He states first, though, "No, there's nothing at all." The question is left in the air as to whether nothing exists or if this is simply the first half of the phrase that comes directly after, "No, I regret nothing." True this opacity of meaning comes from the original song. However, Rammstein is known for their word play. In their most famous song, "Du Hast," Till Lindemann starts singing what deliberately sounds like "Du hasst," "you hate" rather than the "You have…" which later gets finished, "You have asked me." I repeat, his emphasis of the long "s" that changes the meaning of the song is intentional.
Relevant to "Frühling in Paris," the fatality in the first phrasing, "No, there's nothing at all" seems deliberate considering he says he began to freeze when he left her lips. Indeed, directly after he states that when he left her skin "Spring bleeds in Paris." This is another premeditated play on words. "Spring bleeds," "Der Frühling blutet-" and the traditional "Spring blooms," "Der Frühling blühte" are very similar.
More than just wordplay is happening in the song, though. What does the narrator mean with "spring bleeds in Paris?" Who is bleeding? There is blood with virginal women, but not virginal men. Or does a city covered in pink and red blossoms look like it's bleeding to a disappointed young man?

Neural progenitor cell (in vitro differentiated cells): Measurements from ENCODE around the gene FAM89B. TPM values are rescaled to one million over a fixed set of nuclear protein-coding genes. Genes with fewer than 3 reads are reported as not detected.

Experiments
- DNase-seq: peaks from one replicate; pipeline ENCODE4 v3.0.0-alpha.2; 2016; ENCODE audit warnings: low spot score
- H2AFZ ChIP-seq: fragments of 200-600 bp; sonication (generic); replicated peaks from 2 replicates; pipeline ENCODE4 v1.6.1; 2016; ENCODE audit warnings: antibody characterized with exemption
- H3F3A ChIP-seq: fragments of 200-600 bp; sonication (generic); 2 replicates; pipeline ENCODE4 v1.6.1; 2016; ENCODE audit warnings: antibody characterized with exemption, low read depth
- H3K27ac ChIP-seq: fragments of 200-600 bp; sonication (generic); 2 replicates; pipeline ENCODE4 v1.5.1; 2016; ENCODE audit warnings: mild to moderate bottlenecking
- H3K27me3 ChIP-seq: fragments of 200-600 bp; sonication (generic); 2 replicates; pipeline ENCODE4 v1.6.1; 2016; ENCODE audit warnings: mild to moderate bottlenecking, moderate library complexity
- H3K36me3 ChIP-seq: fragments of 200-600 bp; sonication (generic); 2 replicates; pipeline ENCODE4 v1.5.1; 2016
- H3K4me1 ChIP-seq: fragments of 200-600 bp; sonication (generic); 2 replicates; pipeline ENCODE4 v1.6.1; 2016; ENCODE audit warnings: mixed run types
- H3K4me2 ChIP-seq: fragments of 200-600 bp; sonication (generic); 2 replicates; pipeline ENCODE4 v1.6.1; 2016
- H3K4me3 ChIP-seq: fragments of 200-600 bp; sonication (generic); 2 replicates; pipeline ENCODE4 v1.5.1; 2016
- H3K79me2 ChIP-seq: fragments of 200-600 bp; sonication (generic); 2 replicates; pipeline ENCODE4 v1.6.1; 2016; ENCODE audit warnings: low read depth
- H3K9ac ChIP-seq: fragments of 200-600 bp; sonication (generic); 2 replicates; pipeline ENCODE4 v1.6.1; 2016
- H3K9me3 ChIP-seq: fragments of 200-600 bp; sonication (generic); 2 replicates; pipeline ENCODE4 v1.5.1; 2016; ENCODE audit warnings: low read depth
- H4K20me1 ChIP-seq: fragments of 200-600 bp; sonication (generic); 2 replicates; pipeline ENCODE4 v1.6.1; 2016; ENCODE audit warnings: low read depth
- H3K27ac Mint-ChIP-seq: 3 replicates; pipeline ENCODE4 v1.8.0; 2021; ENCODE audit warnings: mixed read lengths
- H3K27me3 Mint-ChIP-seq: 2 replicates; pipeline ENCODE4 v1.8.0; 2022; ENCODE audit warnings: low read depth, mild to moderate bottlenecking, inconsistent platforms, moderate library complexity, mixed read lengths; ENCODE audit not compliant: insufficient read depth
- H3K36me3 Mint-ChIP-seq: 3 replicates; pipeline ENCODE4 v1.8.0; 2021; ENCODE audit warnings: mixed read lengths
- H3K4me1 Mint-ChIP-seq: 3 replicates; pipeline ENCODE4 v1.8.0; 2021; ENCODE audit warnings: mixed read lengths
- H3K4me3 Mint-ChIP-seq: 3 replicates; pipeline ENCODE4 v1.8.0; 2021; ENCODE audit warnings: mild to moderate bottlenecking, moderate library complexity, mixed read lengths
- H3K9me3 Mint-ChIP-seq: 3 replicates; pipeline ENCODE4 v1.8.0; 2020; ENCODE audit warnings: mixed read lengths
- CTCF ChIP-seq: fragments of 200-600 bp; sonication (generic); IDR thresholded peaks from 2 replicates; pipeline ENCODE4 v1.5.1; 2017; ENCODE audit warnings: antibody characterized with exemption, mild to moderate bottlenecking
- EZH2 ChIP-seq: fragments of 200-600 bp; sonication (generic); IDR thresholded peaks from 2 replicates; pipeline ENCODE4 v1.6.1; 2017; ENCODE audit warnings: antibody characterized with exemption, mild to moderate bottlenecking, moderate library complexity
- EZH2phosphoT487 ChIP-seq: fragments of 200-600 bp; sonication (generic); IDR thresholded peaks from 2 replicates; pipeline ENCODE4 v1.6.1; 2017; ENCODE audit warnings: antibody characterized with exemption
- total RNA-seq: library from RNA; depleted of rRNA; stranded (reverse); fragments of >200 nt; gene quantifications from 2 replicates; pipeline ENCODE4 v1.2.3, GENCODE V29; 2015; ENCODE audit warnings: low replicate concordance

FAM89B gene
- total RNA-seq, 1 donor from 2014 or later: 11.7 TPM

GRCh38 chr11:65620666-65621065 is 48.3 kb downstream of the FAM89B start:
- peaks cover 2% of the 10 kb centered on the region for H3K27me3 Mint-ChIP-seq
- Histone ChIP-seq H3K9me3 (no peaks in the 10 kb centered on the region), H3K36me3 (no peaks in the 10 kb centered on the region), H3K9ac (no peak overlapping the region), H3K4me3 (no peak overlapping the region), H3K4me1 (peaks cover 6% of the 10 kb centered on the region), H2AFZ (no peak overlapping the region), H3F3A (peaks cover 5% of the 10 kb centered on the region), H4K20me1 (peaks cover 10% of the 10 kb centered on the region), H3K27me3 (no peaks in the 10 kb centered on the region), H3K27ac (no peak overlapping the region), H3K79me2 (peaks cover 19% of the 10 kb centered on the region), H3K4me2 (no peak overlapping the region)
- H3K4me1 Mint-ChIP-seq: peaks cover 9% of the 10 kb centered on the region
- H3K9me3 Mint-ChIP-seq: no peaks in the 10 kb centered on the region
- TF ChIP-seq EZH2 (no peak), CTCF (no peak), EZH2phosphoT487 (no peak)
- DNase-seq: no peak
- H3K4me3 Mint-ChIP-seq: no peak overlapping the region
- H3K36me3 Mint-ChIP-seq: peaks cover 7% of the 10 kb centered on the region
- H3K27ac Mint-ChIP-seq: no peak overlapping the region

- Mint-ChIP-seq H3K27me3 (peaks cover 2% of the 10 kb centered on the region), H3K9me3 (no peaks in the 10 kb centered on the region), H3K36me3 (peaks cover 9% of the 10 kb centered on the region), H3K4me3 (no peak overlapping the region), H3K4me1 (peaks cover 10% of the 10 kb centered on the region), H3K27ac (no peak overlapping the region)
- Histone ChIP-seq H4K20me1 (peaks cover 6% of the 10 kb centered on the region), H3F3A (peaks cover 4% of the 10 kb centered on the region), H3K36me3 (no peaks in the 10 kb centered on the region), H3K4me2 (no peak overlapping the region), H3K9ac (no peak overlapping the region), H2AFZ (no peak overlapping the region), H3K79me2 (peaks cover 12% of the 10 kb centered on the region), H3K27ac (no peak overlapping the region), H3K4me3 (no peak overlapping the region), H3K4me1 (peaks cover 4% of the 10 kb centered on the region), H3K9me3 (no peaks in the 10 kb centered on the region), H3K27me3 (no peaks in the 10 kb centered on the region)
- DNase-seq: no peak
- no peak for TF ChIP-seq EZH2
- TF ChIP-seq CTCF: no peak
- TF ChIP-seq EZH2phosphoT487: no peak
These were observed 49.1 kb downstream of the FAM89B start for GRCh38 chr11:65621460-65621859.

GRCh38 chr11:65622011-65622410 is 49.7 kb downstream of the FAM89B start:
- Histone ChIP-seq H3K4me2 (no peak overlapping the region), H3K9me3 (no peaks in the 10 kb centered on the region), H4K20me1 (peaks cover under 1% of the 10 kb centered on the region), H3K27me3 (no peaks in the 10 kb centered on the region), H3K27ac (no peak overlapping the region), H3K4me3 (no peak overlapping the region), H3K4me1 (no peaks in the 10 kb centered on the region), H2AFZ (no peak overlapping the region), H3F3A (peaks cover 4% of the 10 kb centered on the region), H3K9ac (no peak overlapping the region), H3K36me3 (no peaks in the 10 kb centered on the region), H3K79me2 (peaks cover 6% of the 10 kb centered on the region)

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The song ends on a melancholy note. A whisper in the narrator's lap, introducing a subtle sound. Does she ask him not to hurt her, perhaps? Or not to abandon her? For he does. At the very end of the song he "leaves her skin," and spring bleeds in Paris.
In the end, there is some doubt as to what happens to the woman. Though she still shouts at him, her words are no longer bristling with lust. Instead, she "bows low." Is she hurt? Or is she resigning herself to the fact that he is leaving?